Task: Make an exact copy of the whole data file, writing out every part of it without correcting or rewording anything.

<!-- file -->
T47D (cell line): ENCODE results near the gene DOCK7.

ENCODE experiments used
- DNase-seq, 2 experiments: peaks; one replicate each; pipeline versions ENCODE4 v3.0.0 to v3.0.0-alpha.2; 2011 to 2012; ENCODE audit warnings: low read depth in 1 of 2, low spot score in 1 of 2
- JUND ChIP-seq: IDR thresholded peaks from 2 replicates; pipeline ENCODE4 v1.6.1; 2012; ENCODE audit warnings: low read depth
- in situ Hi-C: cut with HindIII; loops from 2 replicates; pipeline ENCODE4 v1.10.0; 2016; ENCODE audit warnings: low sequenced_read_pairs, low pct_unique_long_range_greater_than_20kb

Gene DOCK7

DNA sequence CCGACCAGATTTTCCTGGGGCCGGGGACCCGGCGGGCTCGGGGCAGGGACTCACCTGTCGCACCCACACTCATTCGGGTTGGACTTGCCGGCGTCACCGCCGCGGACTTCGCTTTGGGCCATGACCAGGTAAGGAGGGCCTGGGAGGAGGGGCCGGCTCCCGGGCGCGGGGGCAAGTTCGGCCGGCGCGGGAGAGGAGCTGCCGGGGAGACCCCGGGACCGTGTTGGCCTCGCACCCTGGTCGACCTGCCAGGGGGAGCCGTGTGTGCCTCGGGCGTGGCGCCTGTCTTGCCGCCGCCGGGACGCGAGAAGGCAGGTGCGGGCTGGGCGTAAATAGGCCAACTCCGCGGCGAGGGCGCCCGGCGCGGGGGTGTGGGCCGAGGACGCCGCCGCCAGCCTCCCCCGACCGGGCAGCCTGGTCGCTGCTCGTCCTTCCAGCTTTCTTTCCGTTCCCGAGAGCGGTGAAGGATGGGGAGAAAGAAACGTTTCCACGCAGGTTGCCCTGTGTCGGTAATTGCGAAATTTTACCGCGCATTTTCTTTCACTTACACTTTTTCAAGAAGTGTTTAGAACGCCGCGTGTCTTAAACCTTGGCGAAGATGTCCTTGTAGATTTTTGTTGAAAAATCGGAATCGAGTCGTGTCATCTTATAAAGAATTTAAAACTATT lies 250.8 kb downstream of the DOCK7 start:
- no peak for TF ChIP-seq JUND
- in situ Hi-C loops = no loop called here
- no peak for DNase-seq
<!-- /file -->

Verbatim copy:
T47D (cell line): ENCODE results near the gene DOCK7.

ENCODE experiments used
- DNase-seq, 2 experiments: peaks; one replicate each; pipeline versions ENCODE4 v3.0.0 to v3.0.0-alpha.2; 2011 to 2012; ENCODE audit warnings: low read depth in 1 of 2, low spot score in 1 of 2
- JUND ChIP-seq: IDR thresholded peaks from 2 replicates; pipeline ENCODE4 v1.6.1; 2012; ENCODE audit warnings: low read depth
- in situ Hi-C: cut with HindIII; loops from 2 replicates; pipeline ENCODE4 v1.10.0; 2016; ENCODE audit warnings: low sequenced_read_pairs, low pct_unique_long_range_greater_than_20kb

Gene DOCK7

DNA sequence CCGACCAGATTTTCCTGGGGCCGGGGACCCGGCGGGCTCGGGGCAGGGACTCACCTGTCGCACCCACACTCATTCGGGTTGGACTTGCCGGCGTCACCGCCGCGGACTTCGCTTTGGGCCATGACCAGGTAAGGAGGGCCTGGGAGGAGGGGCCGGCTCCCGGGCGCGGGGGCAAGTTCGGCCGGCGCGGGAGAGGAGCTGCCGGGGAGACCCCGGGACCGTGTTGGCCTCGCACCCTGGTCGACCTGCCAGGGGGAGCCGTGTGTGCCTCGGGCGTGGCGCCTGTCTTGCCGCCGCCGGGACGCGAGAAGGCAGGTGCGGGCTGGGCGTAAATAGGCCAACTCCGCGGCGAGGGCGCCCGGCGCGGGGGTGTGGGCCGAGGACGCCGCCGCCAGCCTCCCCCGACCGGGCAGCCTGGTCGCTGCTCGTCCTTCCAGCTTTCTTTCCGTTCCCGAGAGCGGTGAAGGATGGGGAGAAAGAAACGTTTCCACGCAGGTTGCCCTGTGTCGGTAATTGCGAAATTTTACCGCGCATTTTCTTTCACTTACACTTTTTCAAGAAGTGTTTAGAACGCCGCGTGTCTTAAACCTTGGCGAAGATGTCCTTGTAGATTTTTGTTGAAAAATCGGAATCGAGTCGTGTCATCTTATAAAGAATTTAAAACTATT lies 250.8 kb downstream of the DOCK7 start:
- no peak for TF ChIP-seq JUND
- in situ Hi-C loops = no loop called here
- no peak for DNase-seq